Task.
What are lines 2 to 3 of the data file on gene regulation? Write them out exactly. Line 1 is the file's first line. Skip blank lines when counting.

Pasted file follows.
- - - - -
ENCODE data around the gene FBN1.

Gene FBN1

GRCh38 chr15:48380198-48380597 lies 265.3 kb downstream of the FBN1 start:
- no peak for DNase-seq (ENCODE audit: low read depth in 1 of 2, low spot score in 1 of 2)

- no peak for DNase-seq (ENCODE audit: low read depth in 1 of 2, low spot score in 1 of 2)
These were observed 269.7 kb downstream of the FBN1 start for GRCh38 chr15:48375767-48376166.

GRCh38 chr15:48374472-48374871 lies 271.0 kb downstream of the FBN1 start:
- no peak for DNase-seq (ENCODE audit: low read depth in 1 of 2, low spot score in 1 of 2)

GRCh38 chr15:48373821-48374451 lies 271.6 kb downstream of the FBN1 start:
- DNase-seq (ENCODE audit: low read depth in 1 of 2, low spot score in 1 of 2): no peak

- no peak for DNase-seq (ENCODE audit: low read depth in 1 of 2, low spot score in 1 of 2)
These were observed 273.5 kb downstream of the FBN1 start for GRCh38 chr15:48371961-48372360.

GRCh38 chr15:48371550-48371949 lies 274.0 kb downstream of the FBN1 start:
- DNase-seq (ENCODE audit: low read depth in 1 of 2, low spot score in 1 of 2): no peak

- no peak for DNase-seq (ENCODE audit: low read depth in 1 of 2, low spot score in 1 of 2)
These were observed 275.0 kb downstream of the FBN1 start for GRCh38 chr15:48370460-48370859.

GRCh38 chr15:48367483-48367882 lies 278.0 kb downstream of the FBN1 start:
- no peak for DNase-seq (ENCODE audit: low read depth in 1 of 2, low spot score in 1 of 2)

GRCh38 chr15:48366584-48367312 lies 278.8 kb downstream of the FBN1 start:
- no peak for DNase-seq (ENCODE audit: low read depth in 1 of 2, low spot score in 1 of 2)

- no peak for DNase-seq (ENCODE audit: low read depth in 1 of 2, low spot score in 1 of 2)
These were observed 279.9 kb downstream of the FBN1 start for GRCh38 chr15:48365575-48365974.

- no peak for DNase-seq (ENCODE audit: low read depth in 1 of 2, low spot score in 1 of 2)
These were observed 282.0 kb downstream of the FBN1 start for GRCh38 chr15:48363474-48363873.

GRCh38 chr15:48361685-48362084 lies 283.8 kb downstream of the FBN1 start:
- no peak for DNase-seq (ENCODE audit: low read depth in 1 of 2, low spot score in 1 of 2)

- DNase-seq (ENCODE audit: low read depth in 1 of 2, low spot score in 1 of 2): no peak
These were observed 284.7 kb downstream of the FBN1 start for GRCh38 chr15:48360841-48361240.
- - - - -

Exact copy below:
Gene FBN1

GRCh38 chr15:48380198-48380597 lies 265.3 kb downstream of the FBN1 start: